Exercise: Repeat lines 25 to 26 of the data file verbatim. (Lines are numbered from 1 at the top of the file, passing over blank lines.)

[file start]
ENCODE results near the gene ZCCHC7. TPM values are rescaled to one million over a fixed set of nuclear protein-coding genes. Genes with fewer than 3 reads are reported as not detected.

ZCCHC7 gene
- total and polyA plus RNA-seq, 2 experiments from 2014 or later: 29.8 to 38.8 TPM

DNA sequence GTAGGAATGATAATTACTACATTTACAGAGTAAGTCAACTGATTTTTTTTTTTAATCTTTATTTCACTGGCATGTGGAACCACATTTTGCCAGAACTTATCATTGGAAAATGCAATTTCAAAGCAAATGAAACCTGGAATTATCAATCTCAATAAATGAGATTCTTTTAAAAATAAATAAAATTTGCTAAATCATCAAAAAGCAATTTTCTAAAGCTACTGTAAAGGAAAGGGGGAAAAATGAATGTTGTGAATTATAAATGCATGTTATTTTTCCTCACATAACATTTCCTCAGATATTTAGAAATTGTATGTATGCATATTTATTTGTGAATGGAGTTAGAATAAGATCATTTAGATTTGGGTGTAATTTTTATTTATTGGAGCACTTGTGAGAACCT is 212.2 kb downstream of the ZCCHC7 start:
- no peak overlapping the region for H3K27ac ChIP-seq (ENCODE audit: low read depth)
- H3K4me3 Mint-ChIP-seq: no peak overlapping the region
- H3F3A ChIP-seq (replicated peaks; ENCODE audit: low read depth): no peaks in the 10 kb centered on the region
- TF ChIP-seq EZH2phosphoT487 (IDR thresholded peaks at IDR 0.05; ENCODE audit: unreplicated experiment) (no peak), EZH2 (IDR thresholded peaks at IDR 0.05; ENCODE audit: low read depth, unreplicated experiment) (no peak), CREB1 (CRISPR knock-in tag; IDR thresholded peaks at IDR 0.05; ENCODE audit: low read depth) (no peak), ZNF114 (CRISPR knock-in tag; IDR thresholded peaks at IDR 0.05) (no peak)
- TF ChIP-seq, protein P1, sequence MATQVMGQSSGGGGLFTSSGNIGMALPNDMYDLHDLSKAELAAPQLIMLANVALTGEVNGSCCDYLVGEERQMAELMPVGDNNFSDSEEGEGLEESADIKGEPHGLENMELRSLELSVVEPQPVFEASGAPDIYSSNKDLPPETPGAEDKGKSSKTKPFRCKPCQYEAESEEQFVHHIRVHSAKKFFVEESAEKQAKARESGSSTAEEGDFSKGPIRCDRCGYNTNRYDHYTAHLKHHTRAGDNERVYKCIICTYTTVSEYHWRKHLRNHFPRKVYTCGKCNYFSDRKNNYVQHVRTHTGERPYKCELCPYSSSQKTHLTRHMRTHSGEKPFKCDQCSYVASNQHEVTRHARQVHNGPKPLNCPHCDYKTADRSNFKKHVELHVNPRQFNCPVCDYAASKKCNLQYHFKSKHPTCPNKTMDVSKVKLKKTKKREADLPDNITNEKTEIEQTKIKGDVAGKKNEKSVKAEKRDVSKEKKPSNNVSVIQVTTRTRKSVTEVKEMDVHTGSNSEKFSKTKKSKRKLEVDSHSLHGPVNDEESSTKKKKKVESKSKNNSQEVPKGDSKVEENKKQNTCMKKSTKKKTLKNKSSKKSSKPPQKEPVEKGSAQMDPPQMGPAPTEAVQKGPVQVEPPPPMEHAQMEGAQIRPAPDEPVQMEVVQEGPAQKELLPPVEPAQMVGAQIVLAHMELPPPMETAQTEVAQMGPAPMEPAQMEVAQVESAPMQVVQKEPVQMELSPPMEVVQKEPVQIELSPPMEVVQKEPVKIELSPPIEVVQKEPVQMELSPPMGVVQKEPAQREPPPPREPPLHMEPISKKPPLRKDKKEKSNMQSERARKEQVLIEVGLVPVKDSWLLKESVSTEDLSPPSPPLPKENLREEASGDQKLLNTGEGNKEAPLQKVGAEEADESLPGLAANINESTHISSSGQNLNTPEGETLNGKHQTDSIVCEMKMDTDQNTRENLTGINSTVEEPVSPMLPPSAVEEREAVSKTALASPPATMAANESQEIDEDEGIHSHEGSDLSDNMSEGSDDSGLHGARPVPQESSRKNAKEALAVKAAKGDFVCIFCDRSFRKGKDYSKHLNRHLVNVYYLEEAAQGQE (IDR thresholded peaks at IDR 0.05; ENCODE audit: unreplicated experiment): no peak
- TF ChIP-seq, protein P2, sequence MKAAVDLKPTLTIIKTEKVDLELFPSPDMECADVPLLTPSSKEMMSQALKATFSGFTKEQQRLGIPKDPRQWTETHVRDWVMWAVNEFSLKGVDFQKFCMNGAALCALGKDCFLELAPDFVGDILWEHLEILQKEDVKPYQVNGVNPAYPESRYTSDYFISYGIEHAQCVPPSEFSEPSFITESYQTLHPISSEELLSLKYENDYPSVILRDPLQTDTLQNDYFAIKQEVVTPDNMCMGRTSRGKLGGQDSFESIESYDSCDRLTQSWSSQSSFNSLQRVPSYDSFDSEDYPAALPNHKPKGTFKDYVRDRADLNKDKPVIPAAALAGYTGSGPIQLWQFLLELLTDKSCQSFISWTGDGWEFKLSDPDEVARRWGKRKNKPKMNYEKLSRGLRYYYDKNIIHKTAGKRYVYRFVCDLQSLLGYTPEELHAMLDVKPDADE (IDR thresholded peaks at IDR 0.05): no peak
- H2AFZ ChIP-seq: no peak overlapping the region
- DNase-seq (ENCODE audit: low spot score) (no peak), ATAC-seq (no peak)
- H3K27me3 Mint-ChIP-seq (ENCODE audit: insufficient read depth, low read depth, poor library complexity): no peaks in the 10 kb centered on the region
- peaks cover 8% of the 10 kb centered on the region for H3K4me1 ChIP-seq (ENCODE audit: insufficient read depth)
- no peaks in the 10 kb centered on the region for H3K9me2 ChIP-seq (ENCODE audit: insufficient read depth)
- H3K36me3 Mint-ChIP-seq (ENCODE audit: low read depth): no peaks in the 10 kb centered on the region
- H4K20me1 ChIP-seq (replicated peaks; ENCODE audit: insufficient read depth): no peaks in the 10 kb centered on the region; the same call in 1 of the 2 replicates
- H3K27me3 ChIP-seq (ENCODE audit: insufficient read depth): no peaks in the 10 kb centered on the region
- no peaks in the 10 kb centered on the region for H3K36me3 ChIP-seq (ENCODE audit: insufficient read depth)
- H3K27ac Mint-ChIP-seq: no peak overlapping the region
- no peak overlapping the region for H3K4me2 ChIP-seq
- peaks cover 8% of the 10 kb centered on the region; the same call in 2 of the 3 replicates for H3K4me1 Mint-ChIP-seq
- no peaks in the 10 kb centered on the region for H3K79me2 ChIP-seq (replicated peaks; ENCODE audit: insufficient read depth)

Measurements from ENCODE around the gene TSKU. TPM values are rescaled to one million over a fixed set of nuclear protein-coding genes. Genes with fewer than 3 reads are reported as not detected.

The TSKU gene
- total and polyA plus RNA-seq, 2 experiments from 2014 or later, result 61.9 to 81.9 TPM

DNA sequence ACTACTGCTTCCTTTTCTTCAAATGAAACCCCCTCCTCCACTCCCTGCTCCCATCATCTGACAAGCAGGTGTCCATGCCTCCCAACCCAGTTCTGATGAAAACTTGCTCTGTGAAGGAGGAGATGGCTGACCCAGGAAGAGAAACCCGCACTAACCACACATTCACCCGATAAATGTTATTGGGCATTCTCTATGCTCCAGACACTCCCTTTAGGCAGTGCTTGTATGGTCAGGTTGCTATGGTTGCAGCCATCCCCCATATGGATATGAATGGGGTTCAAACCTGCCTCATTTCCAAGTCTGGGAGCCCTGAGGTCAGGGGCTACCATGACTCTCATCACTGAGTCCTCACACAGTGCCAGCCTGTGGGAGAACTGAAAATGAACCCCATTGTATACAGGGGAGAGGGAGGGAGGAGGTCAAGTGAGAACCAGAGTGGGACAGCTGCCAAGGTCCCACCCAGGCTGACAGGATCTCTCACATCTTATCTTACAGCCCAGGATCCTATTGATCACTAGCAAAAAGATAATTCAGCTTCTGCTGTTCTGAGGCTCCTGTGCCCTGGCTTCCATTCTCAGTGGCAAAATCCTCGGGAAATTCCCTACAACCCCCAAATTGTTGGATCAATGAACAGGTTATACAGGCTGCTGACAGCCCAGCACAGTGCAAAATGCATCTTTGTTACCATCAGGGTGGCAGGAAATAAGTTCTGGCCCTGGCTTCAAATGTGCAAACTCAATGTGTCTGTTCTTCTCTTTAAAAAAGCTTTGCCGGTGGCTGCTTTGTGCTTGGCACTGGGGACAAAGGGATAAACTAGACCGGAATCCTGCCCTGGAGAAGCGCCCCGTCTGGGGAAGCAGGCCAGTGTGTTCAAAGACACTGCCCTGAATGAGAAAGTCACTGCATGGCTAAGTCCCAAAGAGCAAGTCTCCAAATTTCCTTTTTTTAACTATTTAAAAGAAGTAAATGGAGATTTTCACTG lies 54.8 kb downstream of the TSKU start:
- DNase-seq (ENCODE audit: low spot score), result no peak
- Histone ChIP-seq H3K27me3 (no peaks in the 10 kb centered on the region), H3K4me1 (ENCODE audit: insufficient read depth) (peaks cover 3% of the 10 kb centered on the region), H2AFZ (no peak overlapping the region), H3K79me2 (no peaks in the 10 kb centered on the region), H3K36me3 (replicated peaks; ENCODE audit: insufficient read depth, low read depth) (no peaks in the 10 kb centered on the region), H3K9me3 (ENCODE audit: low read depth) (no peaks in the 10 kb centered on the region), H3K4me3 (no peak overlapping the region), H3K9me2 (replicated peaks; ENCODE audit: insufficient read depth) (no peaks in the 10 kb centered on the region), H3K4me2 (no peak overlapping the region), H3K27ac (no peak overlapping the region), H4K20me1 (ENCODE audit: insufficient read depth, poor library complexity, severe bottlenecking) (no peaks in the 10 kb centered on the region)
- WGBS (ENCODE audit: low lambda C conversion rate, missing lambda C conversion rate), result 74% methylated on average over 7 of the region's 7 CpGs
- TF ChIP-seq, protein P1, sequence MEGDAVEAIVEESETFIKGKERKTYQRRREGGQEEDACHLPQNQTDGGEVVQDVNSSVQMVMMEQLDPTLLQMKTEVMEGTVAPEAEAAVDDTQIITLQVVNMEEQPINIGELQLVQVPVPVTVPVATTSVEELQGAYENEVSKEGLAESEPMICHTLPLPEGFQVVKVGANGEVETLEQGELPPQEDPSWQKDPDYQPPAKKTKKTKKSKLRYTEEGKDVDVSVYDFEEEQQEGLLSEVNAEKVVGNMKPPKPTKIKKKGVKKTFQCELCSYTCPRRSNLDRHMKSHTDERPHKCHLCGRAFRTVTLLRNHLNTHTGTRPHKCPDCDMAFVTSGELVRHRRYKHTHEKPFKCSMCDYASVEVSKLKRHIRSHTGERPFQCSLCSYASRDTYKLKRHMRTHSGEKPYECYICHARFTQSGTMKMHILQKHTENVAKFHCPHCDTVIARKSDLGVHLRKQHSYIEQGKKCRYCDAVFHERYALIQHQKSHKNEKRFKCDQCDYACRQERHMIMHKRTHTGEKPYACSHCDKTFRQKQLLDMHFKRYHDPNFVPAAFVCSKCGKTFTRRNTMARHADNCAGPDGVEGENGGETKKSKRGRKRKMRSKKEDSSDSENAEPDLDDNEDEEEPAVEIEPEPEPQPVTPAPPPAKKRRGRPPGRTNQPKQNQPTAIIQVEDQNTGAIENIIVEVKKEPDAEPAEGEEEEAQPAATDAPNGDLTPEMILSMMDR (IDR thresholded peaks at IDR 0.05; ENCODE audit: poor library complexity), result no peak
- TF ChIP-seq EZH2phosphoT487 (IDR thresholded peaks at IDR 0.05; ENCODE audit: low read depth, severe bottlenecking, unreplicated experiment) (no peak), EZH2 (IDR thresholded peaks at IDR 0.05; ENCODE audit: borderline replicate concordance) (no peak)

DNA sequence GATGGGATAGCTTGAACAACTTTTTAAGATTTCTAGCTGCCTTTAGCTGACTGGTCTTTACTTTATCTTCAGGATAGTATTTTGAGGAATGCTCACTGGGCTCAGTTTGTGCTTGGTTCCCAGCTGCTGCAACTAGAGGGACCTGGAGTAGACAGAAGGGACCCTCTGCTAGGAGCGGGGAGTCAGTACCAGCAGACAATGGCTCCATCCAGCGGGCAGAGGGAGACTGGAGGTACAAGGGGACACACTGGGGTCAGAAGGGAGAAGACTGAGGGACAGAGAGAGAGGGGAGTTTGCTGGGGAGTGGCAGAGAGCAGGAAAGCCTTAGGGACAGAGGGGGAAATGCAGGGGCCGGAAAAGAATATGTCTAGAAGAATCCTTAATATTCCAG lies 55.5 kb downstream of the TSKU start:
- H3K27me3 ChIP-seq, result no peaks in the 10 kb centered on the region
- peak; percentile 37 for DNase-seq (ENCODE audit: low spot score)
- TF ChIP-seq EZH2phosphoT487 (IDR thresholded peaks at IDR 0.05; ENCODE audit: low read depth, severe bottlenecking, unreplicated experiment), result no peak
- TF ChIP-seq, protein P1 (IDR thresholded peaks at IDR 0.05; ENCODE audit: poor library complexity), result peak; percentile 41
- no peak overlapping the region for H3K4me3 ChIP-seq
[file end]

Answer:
The TSKU gene
- total and polyA plus RNA-seq, 2 experiments from 2014 or later, result 61.9 to 81.9 TPM